A conventional head slider loading mechanism is disclosed in U.S. Pat. No. 4,286,297 issued to Root et al. The loading mechanism includes a box-like arm structure which supports a suspension of the negative pressure head slider. The head slider contacts a boss formed on a rectangular lid which covers an opening of the box-like arm structure. The box-like arm structure is further provided with a slot at one side wall for allowing air passage into the hollow interior of the arm structure. The air flow is generated by disk rotation and then impinges on the lid so that a load force is applied to the head slider.
In the conventional loading mechanism, the load force is not stable and is difficult to control accurately since the air flow is utilized by the load force. Additionally, the loading mechanism has a complicated structure for transmitting the pressure of the air flow into the load force applied to the head slider.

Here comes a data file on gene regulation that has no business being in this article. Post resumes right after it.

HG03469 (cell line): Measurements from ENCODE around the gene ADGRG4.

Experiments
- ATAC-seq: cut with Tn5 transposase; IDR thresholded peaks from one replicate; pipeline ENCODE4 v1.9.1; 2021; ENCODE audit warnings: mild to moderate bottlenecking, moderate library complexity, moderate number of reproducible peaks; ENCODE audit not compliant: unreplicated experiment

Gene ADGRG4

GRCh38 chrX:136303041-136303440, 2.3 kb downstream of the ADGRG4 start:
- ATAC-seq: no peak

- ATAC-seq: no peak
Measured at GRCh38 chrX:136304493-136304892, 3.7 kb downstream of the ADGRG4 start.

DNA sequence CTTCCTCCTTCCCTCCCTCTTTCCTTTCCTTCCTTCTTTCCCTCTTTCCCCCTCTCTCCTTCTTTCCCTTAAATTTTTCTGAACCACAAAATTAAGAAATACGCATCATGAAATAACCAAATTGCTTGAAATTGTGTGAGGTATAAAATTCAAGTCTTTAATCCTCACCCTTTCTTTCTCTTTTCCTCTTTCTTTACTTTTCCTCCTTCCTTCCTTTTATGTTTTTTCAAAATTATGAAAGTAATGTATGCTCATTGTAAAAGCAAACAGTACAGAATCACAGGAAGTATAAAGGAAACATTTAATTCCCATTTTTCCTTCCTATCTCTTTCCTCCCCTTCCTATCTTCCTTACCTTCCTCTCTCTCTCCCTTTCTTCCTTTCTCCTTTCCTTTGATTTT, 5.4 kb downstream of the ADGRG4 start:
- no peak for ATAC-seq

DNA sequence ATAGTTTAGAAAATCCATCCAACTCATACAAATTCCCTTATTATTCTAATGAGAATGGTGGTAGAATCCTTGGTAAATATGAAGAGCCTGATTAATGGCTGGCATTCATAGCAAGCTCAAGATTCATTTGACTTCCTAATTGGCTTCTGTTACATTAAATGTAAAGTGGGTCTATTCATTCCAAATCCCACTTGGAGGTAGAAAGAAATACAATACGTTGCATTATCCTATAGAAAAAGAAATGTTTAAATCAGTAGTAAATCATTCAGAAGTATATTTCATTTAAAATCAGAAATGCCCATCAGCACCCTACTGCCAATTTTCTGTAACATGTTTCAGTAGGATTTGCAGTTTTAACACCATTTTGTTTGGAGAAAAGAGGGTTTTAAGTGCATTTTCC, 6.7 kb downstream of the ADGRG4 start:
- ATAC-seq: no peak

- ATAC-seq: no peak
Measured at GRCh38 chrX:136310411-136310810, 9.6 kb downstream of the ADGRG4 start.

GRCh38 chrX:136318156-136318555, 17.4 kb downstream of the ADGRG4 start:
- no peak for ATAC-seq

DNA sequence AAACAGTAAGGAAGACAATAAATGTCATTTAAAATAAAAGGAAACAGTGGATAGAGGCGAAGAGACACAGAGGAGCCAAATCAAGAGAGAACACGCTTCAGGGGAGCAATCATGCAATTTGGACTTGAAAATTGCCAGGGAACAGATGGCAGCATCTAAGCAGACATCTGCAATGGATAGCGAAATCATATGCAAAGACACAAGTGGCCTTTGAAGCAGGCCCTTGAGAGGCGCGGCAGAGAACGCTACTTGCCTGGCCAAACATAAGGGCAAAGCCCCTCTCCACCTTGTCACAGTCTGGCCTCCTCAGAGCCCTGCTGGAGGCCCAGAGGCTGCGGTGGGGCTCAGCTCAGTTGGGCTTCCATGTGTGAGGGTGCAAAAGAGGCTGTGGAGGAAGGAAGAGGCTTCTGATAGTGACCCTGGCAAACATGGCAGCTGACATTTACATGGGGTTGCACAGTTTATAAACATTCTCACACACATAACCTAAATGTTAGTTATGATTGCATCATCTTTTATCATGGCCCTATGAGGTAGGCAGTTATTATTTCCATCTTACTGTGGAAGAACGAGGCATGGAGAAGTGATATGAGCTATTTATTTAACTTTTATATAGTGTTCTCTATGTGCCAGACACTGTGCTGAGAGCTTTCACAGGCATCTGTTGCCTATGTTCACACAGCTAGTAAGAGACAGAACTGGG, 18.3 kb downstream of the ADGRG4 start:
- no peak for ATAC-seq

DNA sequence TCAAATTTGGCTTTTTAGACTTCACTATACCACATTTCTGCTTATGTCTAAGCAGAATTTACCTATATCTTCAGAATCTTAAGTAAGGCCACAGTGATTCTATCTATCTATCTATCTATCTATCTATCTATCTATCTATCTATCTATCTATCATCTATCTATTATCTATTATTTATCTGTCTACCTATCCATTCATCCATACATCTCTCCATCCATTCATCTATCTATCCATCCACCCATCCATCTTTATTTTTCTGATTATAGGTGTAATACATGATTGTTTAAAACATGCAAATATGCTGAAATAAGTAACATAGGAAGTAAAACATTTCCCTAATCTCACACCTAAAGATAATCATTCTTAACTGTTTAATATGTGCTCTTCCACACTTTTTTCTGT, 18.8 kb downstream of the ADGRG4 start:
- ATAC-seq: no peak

Therefore, an object of the present invention is to provide a magnetic head slider loading mechanism capable of stably and accurately loading the head slider to a magnetic disk.
Another object of the present invention is to provide a magnetic head slider loading mechanism having a simple structure.
A magnetic head loading mechanism according to the present invention includes a suspension for supporting a negative pressure head slider at its one longitudinal end and a bimorph electromechanical transducer for supporting the other longitudinal end of the suspension element. The bimorph electromechanical transducer is bent by drive voltage applied thereto so as to move the magnetic head toward the megnetic disk at the position where the head slider is subjected to a negative pressure force generated by air flow caused by disk rotation.